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  • The Cambridge Companion to Utopian Literature
  • Michael Griffin
Gregory Claeys, ed. The Cambridge Companion to Utopian Literature. Cambridge: Cambridge University Press, 2010. 316 pp. £18.99, ISBN: 9780521886659.

As university library resources thin, and the emphasis switches to more affordable, transferable, electronic or paperback academic publications, the usefulness and the centrality of the excellent Cambridge Companion series to students’ experiences of authors, genres, and periods grow ever clearer. This work will be an essential secondary work for any student, or indeed teacher, tackling, at undergraduate or graduate level, utopian theory and texts. It is important that the collection be representative of the topic in its various dimensions but also of the fullest array of scholarship by luminaries in the field. This collection is impressive in both regards, and while specialists may have reservations about contentions here and there, the authors generally make their own arguments secondary to giving as comprehensive an account of the subfield they are charged with as the shorter essay format will allow. The collection is in two parts: part 1 is “History”; the second part is “Literature.” The rationale is that the second part is “more contemporary and thematic” (xii). This division seems a little arbitrary, given the abidingly dialectical qualities of utopian writing. It is to the collection’s credit that the categories don’t quite hold.

Fátima Vieira’s essay provides an ideal opening. Vieira provides a fascinating account of the history of utopia as a literary genre and proposes [End Page 373] a useful distinction between lexical and semantic neologisms: the former being the new word that is created to account for a new concept; the latter being the new usage of an old word in a different context. In drawing this distinction she takes us through the history of utopia as word and concept. There are reservations, however. The accusatory singling out of the British Augustan age for its supposedly anti-utopian scorn doesn’t quite do justice either to Jonathan Swift’s massive admiration for Thomas More or indeed to the classical arcadian traditions at work in much of the period’s utopian writing. There may be a whiggishness at work here, evidenced in such images as that of France “preparing its revolution.” This image is linked, in turn, to the statement that, in the eighteenth-century, “euchronias were exclusively French” and that Louis-Sebastien Mercier’s L’An 2440 (1771) was the first euchronia; this occludes Samuel Madden’s Memoirs of the Twentieth Century (1733), the subversive, satirical, and often baffling work of a Swiftian Anglo-Irish patriot. Tory authors of the eighteenth century may have been suspicious of some utopias, but they are writing from perspectives wherein the perfect future has been envisioned for them by others of a more Whiggish perspective in fraught colonial and confessional predicaments. Quibbles about its treatment of the eighteenth century to one side, this chapter gives a stimulating survey of the survival of utopia to the present day and discusses the concept of utopia as strategy, as program for change and creativity.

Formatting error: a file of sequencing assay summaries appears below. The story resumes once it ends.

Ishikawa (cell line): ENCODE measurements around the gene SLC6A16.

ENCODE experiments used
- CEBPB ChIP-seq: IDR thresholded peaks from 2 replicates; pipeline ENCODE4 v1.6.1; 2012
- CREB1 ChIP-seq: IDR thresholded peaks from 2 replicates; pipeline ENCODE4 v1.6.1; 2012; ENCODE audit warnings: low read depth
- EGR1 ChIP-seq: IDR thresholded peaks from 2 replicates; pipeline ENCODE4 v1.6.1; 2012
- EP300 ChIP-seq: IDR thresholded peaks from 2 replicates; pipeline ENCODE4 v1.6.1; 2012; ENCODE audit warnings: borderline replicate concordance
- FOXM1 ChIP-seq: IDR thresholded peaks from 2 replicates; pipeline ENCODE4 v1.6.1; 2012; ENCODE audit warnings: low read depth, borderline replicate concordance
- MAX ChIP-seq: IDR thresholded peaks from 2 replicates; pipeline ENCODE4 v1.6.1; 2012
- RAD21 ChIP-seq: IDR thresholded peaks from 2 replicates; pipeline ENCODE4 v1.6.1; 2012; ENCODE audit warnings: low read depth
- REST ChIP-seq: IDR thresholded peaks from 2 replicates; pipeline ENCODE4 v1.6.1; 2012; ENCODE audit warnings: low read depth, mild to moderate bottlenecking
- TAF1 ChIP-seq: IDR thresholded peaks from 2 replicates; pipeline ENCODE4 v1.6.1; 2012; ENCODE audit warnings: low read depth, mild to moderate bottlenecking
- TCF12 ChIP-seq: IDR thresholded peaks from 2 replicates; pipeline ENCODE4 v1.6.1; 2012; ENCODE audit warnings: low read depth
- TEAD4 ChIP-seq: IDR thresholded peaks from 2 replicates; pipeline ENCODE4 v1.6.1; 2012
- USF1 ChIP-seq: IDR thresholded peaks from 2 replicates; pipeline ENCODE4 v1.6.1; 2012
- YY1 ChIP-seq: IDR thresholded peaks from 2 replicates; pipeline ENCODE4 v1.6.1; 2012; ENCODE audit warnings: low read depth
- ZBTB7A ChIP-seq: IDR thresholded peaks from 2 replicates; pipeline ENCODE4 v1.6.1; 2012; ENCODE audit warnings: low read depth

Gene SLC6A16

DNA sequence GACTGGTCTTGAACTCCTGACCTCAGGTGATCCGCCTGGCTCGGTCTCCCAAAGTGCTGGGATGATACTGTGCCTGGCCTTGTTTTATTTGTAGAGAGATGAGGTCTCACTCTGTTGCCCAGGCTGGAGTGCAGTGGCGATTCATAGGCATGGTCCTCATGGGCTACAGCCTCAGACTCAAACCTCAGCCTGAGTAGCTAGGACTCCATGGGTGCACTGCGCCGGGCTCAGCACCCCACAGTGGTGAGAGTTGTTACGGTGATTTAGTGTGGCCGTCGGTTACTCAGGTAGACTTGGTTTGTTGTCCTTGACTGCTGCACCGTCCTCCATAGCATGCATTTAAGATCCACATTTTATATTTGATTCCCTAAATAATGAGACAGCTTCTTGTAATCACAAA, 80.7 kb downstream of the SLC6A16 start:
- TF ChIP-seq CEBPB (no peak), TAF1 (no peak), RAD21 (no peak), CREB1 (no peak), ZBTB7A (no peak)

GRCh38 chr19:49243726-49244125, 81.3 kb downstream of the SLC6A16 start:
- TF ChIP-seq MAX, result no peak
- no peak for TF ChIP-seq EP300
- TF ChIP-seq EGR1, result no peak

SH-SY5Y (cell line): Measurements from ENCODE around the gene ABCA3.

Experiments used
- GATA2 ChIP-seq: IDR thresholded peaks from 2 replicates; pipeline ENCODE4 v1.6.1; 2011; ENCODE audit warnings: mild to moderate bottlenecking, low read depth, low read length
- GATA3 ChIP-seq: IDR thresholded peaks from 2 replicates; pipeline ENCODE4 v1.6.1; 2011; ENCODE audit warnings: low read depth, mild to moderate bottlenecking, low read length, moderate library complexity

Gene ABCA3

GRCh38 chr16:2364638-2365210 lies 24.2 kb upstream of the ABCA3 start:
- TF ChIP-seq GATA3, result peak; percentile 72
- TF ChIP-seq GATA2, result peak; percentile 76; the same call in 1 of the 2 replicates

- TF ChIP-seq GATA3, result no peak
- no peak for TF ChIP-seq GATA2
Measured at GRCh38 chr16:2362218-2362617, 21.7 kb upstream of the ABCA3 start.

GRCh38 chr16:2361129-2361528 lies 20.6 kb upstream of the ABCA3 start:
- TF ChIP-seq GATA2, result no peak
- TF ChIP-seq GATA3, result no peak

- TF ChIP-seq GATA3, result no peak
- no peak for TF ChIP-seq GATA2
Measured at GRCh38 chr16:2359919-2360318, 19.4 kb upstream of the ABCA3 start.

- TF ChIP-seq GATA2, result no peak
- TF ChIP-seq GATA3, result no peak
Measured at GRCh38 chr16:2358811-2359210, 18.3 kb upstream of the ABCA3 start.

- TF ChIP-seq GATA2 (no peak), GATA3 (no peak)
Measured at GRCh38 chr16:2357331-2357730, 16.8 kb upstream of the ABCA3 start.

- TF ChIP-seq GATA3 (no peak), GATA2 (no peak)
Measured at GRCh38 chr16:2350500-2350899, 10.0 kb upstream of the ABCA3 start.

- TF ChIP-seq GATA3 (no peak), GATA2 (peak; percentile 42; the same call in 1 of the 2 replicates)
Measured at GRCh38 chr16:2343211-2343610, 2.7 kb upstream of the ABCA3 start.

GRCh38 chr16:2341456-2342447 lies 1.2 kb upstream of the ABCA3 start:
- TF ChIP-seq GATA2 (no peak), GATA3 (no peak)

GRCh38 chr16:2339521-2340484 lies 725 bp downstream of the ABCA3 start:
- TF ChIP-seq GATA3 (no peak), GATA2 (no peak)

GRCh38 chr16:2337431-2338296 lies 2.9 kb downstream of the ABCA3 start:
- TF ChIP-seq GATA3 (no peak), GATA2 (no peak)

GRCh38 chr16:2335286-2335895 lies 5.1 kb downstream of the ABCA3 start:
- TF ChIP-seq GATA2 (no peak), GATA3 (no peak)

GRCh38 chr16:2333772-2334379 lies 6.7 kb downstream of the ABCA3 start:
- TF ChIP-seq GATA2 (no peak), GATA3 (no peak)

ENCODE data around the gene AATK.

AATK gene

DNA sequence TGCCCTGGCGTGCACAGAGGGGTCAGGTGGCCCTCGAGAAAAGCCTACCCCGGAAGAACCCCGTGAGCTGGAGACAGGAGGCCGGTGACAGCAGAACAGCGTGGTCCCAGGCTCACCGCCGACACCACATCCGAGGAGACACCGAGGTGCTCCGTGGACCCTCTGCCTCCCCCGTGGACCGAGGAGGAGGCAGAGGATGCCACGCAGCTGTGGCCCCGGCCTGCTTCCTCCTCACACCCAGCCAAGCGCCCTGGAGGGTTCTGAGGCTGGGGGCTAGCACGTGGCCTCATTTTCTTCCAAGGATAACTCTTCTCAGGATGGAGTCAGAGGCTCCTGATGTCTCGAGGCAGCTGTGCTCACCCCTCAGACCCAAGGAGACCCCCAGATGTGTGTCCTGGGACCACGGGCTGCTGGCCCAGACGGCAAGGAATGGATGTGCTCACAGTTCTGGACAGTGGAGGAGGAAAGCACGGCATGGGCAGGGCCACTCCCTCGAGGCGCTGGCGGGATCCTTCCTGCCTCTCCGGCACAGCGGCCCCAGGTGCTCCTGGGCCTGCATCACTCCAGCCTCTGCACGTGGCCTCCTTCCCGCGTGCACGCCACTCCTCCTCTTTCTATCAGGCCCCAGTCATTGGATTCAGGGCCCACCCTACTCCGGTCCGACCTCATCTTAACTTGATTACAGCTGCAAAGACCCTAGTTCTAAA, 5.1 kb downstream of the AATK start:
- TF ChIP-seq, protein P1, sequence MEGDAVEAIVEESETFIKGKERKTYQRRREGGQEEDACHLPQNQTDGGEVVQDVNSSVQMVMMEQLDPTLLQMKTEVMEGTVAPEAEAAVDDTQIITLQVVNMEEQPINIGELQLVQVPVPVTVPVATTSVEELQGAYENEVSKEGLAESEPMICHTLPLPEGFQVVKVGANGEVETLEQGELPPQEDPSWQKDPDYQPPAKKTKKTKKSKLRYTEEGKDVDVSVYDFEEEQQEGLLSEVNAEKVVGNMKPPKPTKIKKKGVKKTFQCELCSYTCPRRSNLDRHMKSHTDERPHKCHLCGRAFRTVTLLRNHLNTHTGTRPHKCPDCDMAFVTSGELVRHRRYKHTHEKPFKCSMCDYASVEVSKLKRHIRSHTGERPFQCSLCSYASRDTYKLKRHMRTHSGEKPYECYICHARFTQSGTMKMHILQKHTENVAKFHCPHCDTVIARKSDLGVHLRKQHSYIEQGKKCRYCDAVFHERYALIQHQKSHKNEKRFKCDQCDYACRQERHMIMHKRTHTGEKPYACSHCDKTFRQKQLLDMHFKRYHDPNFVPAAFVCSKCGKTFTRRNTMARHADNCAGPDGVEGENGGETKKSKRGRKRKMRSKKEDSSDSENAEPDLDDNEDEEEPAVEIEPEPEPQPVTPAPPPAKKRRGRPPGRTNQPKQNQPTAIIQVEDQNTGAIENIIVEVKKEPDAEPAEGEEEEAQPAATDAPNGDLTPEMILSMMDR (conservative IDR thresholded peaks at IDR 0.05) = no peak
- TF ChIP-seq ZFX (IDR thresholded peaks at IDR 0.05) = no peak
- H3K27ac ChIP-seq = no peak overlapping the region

In the second chapter, another leading scholar in the field tackles a foundational topic. J. C. Davis’s study of the “sources, legacy and interpretation” of Thomas More’s Utopia (1516) is absorbing, though there is, perhaps, a slight overlap with Vieira’s treatment of etymological issues. As one might expect of the author of a major study on early modern utopias, Davis’s essay is broadly but elegantly conceived. He sees Utopia as a collective endeavor of the sixteenth-century European intellectual elite. He also takes its ambiguity seriously: “It is at once jocular and serious, seeking both to profit and delight the reader.” There is a profound “interpretative complexity” at work in More’s text, and Davis is right to raise the possibility and the occasional perception of Utopia as “a profoundly anti-utopian work” (29). He argues that Utopia is “an enormously eclectic work, a bravura display of humanist learning and wit” (32). Davis is particularly convincing and comprehensive on the importance of Plato in More’s work. But while Plato’s dialectic produced “limited fictions veiling an engagement with ideas on the level of...


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pp. 373-377
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